Depressingly this suggests to me that a good strategy for gaining political power is to pick a growing, popular movement, become an extreme advocate of it, and trust that people will simply ignore the logical problems with the position. 

What should the norms around privacy and evaluation in the EA community be?

Yup, I agree with that, and am typically happy to make such requested changes. 

2018-2019 Long Term Future Fund Grantees: How did they do?

Thanks very much for doing this useful work! This seems like the sort of project that should definitely exist, but basically inexplicably fails to come about until some random person decides to do it.

I hate to give you more work after you have perhaps already put in more time on this than everyone else combined, but I can think of two things that might make this even more useful:

  • Conclusions about the types of grants that performed well or badly, e.g.
    • Did they tend to be larger organisations or individuals?
    • Were they more speculative or have a concrete roadmap?
    • Were they research based, skill acquiring or community organising?
  • Comparisons to other granters. 
    • A 30-40% success ratio isn't that informative if readers don't have a strong sense of what success means to you (because readers can't see what you've classified as a failure), so we don't know how good or bad this is for the LTFF. But if we could compare it to the other EA Funds, or to OpenPhil or GiveWell or the SFF, that could give useful context and help people decide which one to donate to.
What should the norms around privacy and evaluation in the EA community be?
Answer by LarksJun 16, 202142

I'd also be curious about whether evaluators generally should or shouldn't give the people and organizations being evaluated the chance to respond before publication.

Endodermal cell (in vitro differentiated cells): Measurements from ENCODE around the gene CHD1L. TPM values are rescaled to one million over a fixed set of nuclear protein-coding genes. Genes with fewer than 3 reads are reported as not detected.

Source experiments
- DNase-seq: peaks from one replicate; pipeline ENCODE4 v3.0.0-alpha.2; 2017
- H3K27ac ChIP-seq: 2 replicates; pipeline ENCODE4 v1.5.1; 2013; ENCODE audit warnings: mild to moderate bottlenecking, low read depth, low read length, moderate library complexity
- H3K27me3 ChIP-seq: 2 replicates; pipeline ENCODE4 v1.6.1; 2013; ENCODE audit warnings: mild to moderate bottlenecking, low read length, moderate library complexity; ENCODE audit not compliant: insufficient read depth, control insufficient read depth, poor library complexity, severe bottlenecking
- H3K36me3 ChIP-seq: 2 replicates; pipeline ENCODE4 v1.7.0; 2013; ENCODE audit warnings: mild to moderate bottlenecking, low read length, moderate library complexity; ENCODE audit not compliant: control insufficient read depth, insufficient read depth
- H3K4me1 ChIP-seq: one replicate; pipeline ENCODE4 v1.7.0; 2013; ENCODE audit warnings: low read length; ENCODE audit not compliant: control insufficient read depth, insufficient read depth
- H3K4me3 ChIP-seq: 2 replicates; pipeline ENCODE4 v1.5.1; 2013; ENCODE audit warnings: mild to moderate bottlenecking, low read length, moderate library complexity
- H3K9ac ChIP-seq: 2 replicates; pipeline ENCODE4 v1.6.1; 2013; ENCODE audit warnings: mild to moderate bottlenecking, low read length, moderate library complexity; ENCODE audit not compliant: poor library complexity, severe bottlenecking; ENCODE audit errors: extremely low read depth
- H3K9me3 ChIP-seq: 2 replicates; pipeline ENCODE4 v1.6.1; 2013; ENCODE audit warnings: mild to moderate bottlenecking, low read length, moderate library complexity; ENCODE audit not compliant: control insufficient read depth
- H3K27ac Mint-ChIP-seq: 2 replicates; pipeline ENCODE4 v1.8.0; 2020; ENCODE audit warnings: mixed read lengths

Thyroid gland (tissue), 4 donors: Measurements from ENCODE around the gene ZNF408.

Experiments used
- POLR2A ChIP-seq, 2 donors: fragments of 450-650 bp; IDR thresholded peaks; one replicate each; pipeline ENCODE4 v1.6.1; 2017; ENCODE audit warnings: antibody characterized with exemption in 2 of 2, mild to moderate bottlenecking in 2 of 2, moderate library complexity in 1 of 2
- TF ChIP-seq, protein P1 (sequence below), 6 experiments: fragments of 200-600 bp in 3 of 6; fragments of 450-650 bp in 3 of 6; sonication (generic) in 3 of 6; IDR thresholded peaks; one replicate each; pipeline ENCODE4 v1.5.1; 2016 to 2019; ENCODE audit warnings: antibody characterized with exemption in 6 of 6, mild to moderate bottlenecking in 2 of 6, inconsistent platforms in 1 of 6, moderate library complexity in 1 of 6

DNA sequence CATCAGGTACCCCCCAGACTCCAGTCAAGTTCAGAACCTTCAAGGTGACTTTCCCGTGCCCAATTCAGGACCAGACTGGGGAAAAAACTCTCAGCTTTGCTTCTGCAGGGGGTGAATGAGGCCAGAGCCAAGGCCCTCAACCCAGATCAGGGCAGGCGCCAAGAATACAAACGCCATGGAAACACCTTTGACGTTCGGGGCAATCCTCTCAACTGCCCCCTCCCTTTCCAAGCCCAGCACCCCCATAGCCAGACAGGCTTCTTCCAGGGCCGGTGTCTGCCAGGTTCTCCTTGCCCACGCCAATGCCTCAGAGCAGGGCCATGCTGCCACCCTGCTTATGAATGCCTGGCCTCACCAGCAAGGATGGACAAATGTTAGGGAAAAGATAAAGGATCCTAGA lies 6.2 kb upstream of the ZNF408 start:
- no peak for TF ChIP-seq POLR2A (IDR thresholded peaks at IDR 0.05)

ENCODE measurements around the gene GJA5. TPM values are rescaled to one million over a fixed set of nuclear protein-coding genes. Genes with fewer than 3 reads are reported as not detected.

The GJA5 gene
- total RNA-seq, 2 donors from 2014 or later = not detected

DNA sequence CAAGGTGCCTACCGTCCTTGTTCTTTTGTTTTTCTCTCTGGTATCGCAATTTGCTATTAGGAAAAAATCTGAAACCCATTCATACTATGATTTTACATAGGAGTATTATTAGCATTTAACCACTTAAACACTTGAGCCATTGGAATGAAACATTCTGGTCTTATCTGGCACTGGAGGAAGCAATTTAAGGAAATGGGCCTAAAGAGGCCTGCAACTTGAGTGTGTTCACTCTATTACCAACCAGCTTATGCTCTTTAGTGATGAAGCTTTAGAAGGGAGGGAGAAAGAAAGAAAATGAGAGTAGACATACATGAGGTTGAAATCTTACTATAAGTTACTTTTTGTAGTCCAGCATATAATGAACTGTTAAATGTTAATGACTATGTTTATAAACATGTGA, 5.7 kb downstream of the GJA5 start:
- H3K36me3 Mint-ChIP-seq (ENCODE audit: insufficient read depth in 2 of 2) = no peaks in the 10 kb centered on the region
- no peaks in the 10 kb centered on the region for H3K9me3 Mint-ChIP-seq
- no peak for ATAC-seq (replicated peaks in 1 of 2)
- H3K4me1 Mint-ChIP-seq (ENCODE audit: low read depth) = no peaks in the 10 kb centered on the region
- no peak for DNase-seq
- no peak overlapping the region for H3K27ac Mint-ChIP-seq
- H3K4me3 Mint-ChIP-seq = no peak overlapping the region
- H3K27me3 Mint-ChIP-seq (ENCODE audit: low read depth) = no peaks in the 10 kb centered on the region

My experience is that it is generally good to share a draft, because organisations can be very touchy about irrelevant details that you don't really care much about and are happy to correct. If you don't give them this opportunity they will be annoyed and your credibility will be reduced when the truth comes out, even if it doesn't have any real logical bearing on your conclusions. This doesn't protect you against different people in the org having different views on the draft, and some objecting afterwards, but it should get you most of the way there.

On the other hand it is a little harder if you want to be anonymous, perhaps because you are afraid of retribution, and you're definitely right that it adds a lot of time cost.

I don't think there's any obligation to print their response in the main text however. If you think their objections are valid, you should adjust your conclusions; if they are specious, let them duke it out in the comment section. You could include them inline, but I wouldn't feel obliged to quote verbatim. Something like this would seem perfectly responsible to me:

Organisation X said they were going to research ways to prevent famines using new crop varieties, but seem to lack scientific expertise. In an email they disputed this, pointing to their head of research, Dr Wesley Stadtler, but all his publications are in low quality journals and unrelated fields.

This allows readers to see the other POV, assuming you summarise it fairly, without giving them excessive space on the page or the last word.

I agree that any organisation that is soliciting funds or similar from the public is fair game. It's unclear to me to what extend this also applies to those which solicit money from a fund like the LTFF which is itself primarily dependant on soliciting money from the public.